Gold performs in a rising growth environment. It also performs well in a rising inflation environment. It can also perform well in a falling growth environment.
[00:06:57] Cynthia Meyer: That's interesting. And what about direct ownership of real estate? As you know, I work mostly with real estate investors and own many rental properties myself. Where does that fit in residential real estate?
[00:07:08] John Bernstein: Right. in the work that I do, I don't include that. But that is absolutely a real asset. That would be a good inflation hedge and would typically work well in a rising growth environment and a rising inflation environment.
[00:07:21] Cynthia Meyer: That's interesting. What can the DIY investor that's listening, and again, we're not going to give people investment advice here.
We would certainly encourage you to make your own wise and comfortable decisions in consultation with your financial advisor. What are some general principles that somebody who's interested in learning more about this? What should they be reading, thinking, and doing?
[00:07:43] John Bernstein: A great place to start is going to the internet and Google risk parity. There are some white papers out there about this. A couple of which are written in reasonably plain English. There's one firm that kind of pioneered this idea starting back in the 1990s. If you Google it, you should find that firm it's called Bridgewater. Pretty well known. It's a highly successful firm. Its leader, a guy named Ray Dalio has...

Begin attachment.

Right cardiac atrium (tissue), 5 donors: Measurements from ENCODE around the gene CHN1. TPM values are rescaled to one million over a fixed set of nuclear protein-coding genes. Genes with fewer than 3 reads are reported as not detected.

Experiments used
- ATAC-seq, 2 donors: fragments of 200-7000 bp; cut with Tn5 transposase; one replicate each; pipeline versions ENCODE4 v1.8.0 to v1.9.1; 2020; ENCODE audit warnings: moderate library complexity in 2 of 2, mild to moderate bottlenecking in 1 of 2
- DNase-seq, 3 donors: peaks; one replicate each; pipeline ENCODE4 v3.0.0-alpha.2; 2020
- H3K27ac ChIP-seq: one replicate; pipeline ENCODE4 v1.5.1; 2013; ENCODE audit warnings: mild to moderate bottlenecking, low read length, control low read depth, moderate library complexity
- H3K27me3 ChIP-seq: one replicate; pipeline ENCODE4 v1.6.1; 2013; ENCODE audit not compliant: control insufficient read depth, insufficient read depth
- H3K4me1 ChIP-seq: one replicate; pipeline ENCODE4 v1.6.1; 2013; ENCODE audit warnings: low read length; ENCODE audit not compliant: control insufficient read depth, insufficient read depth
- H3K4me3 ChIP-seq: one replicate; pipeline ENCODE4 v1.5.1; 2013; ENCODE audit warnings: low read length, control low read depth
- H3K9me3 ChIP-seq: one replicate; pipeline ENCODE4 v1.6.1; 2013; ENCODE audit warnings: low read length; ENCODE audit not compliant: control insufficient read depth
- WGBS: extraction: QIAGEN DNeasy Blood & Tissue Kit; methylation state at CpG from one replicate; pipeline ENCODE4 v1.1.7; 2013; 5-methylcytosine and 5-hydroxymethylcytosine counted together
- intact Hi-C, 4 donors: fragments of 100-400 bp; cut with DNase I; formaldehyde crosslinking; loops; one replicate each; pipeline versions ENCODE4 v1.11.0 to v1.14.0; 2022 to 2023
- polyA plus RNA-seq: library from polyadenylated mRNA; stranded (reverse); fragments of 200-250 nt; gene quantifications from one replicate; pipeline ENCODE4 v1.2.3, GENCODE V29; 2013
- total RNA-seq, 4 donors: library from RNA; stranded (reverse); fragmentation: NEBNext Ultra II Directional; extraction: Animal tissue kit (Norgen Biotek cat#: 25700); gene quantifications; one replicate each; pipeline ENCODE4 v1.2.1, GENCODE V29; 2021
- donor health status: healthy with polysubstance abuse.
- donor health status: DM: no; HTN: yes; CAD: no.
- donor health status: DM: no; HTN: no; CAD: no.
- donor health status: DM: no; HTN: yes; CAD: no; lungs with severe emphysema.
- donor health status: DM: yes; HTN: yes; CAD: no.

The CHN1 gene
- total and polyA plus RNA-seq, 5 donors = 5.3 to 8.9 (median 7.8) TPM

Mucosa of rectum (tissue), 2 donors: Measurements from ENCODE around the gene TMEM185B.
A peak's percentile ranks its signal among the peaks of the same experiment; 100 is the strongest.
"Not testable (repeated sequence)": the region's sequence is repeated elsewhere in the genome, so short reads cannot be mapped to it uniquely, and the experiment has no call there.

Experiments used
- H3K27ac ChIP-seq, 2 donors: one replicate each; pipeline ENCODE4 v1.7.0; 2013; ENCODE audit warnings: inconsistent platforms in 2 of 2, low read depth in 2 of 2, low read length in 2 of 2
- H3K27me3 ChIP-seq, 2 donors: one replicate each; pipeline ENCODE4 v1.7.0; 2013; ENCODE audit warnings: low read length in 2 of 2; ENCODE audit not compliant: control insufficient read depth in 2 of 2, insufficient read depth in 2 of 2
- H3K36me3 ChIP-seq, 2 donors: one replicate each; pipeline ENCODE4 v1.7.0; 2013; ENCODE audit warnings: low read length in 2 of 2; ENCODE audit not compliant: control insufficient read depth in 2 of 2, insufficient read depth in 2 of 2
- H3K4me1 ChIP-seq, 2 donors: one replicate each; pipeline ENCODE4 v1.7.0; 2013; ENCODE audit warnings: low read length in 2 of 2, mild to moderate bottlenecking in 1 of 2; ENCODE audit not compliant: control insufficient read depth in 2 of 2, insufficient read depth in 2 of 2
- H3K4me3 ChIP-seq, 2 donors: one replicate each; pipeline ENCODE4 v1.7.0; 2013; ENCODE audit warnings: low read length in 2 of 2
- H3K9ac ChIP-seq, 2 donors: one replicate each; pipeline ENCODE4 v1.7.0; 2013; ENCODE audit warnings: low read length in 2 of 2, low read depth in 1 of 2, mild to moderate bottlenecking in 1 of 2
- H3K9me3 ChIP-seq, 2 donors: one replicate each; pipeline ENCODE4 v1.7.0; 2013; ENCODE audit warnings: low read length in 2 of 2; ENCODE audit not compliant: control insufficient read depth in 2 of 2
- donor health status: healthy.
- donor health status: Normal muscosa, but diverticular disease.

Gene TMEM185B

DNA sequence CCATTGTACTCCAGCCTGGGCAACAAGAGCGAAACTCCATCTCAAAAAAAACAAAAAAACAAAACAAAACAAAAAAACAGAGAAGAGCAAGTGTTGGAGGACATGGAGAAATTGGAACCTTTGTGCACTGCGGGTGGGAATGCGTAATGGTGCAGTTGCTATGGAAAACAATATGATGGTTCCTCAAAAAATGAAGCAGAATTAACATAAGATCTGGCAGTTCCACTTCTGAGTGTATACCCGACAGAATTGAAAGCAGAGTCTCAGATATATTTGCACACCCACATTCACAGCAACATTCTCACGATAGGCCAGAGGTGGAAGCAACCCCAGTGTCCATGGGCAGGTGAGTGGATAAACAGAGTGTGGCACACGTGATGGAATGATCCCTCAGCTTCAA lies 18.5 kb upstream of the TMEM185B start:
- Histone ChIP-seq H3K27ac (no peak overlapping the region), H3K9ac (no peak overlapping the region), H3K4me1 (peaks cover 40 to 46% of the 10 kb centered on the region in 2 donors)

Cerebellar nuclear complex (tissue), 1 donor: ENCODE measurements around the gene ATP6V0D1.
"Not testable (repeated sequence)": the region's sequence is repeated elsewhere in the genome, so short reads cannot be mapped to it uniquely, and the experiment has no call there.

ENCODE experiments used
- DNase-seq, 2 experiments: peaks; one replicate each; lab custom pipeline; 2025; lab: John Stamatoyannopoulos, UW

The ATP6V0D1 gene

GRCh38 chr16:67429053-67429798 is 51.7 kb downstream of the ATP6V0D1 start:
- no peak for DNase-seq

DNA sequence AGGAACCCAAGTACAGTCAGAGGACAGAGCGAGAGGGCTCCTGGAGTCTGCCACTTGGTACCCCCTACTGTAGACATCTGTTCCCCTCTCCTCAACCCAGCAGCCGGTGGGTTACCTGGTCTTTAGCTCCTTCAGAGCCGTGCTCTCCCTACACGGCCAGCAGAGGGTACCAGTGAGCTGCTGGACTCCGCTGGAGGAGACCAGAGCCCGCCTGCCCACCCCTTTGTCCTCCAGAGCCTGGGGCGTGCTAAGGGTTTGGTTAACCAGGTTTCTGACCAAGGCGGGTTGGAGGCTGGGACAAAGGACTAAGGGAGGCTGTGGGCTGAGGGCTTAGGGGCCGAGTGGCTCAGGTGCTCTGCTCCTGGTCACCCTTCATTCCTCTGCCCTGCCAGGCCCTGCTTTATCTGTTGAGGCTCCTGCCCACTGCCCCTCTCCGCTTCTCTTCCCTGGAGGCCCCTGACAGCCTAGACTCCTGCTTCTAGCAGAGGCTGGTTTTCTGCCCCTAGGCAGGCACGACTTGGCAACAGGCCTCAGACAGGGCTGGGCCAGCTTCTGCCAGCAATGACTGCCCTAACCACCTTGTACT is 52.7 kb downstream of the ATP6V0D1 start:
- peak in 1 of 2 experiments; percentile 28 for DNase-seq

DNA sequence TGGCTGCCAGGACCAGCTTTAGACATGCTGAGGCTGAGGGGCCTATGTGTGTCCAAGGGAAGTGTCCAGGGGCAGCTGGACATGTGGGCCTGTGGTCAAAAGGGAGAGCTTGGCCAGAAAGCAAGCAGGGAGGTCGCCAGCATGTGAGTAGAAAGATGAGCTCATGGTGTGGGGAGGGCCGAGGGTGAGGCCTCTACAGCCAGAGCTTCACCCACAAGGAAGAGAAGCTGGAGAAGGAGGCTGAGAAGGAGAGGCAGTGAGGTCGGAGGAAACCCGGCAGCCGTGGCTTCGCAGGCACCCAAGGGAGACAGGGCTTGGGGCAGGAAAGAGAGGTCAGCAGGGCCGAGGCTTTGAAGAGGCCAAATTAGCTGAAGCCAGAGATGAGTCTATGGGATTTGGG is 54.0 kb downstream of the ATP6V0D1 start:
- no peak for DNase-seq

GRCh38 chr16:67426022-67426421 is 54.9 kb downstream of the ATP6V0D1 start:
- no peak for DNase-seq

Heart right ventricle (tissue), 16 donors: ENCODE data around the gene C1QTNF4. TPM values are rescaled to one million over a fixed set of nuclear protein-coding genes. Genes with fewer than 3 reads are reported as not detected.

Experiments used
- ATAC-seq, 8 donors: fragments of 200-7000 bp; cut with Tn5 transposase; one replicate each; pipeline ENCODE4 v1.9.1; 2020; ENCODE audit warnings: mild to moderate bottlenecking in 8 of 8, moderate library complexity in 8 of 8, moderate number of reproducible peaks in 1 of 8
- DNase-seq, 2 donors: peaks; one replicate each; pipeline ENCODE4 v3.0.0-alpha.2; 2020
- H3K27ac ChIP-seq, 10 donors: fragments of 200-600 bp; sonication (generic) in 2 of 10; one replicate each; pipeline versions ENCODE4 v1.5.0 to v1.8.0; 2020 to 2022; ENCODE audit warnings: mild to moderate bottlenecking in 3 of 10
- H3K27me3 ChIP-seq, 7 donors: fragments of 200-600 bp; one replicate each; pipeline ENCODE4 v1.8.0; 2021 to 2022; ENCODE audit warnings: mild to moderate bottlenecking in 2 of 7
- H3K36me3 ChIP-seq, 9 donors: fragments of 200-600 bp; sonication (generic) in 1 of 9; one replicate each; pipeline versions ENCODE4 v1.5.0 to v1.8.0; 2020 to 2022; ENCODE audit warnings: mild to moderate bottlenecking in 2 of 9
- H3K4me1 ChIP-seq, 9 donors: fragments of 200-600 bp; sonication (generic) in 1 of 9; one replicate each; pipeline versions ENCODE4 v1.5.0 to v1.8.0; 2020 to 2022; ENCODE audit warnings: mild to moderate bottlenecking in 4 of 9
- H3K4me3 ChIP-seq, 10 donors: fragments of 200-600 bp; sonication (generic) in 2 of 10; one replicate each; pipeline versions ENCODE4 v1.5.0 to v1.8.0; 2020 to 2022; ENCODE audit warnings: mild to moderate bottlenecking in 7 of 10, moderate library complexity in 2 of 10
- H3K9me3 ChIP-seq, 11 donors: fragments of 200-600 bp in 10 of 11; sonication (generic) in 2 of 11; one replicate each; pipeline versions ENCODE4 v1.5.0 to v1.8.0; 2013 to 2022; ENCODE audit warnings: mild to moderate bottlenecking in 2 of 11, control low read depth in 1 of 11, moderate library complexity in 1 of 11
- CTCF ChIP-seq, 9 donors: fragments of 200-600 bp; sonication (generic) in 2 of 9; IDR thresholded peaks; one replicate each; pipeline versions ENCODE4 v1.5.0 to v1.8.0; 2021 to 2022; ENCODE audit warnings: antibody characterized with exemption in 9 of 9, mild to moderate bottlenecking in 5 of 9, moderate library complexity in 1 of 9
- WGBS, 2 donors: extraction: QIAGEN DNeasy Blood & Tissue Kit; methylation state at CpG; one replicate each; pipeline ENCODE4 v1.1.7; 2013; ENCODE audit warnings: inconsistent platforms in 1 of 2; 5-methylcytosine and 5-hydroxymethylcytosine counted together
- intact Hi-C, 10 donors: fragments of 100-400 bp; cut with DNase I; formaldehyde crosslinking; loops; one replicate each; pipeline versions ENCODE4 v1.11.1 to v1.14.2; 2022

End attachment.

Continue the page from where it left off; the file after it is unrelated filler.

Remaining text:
[00:08:07] Cynthia Meyer: He's got the best-selling book out right now, I think.
[00:08:09] John Bernstein: Yeah. And he's had several books. Starting in the early 2000s as it became clear that this strategy worked, the rest of the investment industry adopted it. Bridgewater is a good source of information on it. There's some stuff that's come out after that, where people have made some adaptations to the strategies. Some of those have been good adaptations. Some not so much.